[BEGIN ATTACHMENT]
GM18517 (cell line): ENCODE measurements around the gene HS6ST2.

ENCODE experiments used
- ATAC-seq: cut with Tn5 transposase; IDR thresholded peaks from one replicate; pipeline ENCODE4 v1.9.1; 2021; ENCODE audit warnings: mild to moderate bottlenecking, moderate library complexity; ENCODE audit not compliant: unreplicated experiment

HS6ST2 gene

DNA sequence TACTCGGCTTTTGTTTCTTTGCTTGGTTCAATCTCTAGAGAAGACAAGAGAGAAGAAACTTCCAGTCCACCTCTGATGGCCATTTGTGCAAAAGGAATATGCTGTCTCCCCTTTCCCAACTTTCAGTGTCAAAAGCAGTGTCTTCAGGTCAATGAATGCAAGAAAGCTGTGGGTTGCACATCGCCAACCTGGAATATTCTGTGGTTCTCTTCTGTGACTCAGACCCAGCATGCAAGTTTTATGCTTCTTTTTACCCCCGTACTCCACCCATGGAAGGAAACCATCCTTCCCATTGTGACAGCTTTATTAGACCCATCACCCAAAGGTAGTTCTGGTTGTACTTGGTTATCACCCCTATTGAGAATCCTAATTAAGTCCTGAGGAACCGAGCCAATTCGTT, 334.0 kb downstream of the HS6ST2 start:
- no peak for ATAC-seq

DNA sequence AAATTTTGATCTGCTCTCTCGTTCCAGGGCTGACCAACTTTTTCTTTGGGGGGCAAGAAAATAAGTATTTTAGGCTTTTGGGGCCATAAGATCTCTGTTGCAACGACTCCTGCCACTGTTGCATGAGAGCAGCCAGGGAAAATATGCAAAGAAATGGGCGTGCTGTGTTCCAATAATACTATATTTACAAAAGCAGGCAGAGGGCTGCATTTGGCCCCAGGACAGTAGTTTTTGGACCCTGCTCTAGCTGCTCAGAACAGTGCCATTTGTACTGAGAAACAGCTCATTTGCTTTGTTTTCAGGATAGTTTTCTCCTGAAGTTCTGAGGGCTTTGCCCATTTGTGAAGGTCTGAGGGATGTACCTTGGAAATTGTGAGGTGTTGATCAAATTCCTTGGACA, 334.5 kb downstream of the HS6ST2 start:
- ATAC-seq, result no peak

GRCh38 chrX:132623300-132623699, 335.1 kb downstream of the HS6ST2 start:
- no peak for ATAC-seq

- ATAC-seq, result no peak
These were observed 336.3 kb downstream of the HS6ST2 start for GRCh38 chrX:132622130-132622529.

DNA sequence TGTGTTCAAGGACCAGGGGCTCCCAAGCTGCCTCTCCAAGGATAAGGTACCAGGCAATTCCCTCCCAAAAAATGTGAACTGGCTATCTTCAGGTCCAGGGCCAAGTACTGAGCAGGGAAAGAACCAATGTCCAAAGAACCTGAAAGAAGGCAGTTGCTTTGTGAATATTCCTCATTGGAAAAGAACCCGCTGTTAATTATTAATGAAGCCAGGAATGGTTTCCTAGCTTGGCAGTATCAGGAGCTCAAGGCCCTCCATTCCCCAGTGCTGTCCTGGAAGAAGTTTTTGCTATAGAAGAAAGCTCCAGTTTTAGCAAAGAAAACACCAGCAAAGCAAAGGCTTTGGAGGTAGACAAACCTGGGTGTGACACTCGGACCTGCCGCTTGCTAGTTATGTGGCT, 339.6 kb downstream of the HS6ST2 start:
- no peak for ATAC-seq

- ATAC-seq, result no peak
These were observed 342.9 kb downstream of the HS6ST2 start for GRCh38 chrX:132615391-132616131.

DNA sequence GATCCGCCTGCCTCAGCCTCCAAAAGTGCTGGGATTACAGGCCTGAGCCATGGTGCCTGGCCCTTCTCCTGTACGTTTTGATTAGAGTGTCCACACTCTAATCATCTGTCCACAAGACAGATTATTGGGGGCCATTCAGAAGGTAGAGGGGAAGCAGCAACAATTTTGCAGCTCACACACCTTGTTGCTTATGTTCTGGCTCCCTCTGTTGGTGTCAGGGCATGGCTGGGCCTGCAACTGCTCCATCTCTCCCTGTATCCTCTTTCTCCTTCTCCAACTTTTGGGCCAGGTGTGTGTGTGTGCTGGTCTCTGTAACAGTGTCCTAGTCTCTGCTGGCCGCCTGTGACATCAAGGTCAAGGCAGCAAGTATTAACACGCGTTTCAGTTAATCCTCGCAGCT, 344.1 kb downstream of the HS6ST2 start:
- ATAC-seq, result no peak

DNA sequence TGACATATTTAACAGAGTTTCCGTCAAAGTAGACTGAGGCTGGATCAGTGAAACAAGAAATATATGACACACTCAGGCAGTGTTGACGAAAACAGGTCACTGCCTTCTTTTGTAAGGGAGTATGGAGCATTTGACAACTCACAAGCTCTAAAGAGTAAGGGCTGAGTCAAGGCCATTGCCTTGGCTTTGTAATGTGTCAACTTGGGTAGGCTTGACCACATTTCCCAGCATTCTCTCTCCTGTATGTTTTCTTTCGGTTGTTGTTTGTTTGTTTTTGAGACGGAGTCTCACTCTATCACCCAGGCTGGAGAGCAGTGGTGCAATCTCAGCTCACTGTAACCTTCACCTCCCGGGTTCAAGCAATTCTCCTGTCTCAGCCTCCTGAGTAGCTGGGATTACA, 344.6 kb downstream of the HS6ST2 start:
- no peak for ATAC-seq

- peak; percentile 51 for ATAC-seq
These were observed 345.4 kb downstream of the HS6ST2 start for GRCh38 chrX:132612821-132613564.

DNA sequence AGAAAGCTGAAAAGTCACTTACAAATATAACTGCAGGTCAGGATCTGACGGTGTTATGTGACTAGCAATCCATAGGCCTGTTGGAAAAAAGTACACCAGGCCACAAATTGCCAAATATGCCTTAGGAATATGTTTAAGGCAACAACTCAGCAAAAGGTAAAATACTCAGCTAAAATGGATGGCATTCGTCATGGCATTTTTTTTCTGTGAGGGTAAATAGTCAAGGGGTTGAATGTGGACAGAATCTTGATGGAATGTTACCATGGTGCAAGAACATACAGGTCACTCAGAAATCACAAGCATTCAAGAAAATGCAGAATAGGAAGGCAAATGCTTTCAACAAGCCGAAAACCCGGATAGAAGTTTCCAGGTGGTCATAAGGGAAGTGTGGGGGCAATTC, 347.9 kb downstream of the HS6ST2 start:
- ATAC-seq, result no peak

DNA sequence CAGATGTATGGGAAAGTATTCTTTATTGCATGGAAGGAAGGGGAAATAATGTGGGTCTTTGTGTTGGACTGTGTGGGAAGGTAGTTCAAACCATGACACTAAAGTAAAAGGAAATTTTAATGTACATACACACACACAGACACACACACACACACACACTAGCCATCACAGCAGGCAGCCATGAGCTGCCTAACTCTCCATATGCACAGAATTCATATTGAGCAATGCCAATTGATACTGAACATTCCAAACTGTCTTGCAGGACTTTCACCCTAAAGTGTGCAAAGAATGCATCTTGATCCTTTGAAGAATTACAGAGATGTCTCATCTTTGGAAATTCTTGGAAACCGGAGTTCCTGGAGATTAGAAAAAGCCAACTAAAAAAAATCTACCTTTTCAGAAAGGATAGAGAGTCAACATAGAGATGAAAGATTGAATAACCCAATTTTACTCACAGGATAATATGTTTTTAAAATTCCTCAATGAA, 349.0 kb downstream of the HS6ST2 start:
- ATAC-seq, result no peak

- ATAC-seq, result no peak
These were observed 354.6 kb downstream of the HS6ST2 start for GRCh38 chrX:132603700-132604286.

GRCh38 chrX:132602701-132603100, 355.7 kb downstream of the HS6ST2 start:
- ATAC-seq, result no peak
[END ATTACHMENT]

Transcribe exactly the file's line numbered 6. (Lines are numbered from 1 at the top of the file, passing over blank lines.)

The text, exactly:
- no peak for ATAC-seq